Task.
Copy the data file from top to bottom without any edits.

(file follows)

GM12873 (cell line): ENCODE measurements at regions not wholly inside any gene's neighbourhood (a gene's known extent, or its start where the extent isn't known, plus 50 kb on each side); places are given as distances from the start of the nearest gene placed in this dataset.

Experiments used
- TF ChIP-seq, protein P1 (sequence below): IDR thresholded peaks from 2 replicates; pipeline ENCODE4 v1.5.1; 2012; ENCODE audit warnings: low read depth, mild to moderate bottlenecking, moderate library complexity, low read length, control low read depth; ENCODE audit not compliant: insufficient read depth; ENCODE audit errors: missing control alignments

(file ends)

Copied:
GM12873 (cell line): ENCODE measurements at regions not wholly inside any gene's neighbourhood (a gene's known extent, or its start where the extent isn't known, plus 50 kb on each side); places are given as distances from the start of the nearest gene placed in this dataset.

Experiments used
- TF ChIP-seq, protein P1 (sequence below): IDR thresholded peaks from 2 replicates; pipeline ENCODE4 v1.5.1; 2012; ENCODE audit warnings: low read depth, mild to moderate bottlenecking, moderate library complexity, low read length, control low read depth; ENCODE audit not compliant: insufficient read depth; ENCODE audit errors: missing control alignments